PESHAWAR: After failing to hand over 256 micro-hydel power projects to the local communities in the province during the last four years, the ruling PTI has decided to amend the Pakhtunkhwa Energy Development Organisation (Pedo) Act, 1993, to remove legal hurdles in this respect.
The Pedo Act, 1993, disallows the transfer of power projects to the government agencies other than Pedo or local communities, while the planning and development department has been reluctant to approve these projects under the Public-Private Partnership Act.
The programme titled ‘Ujaloon ka Safar’ was launched by the last PTI government to execute 356 MHPs in 12 hilly districts of the province through NGOs.
Pedo Act doesn’t allow their transfer to people in remote off-grid area
However, the number was increased to 1,000 in 2016 with the assistance of the World Bank, while its scope was expanded to all parts of the province.
The current provincial cabinet was briefed about the issue in its Nov 22 meeting.
The energy and power department informed participants that the programme was launched for the electrification of remote and off-grid areas of the province through these micro-hydel projects as the residents of those areas didn’t have electric supply.
The proposed law drafted by the energy and power department and presented to the cabinet, a copy of which is available with Dawn, notes that in order to meet the energy needs of these areas, the government had embarked on the initiative to build 356 dams in northern districts of the province, put up 512 micro-hydel units on rivers and tributaries and execute 162 micro-hydel projects on canals under the access to clean energy programme.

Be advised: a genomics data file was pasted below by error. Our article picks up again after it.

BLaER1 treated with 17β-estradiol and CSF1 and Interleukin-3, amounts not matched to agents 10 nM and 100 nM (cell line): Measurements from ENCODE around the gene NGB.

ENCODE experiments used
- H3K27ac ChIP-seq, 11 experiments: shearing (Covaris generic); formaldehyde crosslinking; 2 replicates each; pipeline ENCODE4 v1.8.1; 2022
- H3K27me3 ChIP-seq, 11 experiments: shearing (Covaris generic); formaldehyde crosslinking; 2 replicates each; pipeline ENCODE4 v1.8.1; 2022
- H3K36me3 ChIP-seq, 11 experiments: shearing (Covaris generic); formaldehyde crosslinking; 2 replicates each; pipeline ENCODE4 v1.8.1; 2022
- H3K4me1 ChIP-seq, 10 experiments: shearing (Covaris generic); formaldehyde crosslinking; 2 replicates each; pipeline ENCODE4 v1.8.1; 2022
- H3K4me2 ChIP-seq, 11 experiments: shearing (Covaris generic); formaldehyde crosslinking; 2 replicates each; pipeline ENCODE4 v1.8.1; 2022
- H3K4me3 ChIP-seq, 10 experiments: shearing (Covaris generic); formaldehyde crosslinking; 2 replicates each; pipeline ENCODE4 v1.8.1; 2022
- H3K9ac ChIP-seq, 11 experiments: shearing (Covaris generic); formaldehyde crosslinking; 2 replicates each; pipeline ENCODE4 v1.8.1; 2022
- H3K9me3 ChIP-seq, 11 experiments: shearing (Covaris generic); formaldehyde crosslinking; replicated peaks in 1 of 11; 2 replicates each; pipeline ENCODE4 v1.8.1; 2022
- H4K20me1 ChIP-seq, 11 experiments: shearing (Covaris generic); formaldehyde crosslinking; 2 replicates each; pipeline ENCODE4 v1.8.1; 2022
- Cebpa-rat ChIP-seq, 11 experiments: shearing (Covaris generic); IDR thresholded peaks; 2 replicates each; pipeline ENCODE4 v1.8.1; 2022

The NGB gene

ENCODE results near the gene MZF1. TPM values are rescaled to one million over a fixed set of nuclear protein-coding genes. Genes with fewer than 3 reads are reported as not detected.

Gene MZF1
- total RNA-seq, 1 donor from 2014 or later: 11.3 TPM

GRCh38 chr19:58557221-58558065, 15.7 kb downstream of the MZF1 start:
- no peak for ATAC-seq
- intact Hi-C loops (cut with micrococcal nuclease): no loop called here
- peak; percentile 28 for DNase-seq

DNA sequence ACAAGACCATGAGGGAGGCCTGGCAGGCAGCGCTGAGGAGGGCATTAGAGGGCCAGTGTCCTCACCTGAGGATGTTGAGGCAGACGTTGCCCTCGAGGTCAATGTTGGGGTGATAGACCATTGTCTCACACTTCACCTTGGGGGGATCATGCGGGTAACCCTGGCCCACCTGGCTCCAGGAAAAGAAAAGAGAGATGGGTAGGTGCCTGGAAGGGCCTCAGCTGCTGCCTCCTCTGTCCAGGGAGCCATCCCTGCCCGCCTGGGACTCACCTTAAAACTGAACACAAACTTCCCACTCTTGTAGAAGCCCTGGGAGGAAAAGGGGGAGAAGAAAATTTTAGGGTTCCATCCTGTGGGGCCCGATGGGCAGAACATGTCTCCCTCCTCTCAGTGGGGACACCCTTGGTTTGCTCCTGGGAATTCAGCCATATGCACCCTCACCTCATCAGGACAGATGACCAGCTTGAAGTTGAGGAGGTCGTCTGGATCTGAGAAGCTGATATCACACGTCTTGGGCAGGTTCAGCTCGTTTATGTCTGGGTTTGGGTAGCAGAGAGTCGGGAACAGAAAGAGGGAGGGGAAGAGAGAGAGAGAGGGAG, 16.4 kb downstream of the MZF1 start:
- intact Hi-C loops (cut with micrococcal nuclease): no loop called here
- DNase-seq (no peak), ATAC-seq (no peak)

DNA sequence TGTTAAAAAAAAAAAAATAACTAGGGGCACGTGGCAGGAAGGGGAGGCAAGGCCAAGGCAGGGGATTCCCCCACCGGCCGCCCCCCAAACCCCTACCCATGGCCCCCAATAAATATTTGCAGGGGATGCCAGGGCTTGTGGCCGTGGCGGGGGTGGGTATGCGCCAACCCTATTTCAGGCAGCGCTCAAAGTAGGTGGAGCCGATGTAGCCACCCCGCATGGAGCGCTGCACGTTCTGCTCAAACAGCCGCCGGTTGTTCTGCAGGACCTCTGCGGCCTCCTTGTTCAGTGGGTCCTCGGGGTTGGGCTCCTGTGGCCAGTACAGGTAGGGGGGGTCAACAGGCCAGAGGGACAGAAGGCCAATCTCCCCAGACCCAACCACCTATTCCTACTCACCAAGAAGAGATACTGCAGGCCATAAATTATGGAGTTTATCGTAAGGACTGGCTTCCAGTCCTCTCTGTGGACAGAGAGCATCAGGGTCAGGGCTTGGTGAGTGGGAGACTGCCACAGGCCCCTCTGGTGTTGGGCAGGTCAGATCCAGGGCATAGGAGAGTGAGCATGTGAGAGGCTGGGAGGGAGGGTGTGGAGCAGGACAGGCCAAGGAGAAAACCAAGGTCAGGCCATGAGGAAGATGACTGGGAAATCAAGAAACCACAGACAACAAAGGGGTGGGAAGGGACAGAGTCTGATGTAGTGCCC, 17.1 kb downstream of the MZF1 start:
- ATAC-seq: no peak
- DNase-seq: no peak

It said the cabinet was told that of 356 MHPs, only 256 had been successfully executed and that those units should be handed over to the local communities after their successful testing and commissioning to ensure their long-term sustainability as outlined in the original project planning.
However, the document pointed out that the Pedo’s legal adviser had earlier chosen the Public Private Partnership Act, 2014, to cover the construction of these MHPs and its subsequent handover to the local communities.
It said after a series of meeting between the planning and development, finance and law departments, the public-private partnership unit of the P&D department finally concluded that the Public-Private Partnership Act, 2014, umbrella didn’t cover the project and therefore, the other option available with the government was to amend the Pedo Act, 1993.
The document the Pedo Act, 1993, imposed restrictions on the handing over of all power schemes of any capacity to other agencies.
The cabinet was informed that that Clause 18(2) of the law in question would be amended to allow power generating projects up to two megawatts capacity to other agency or community, while Section 8(2) said the government would have the power to direct the organisation to hand over any scheme other than power one or the power part of a multipurpose scheme carried out by it to any agency of the government or a local body.
The draft amendment proposed to substitute this clause with the organisation with the prior approval of the government, shall have the power to hand over power generation scheme or part of the power plant of multipurpose scheme having capacity not exceeding 2MWs, carried out by it to any agency of government, local body, community base organisation, non-government organisation or local community, as the case may be, in the best public interest on such terms and conditions as deemed appropriate by the board.
The Pedo board had also taken up the issue in its Oct 26 meeting, in which the participants were informed that the organisation was facing numerous problems regarding MHPs sustainability and handing over the projects to communities to manage them by themselves.
Published in Dawn, December 7th, 2018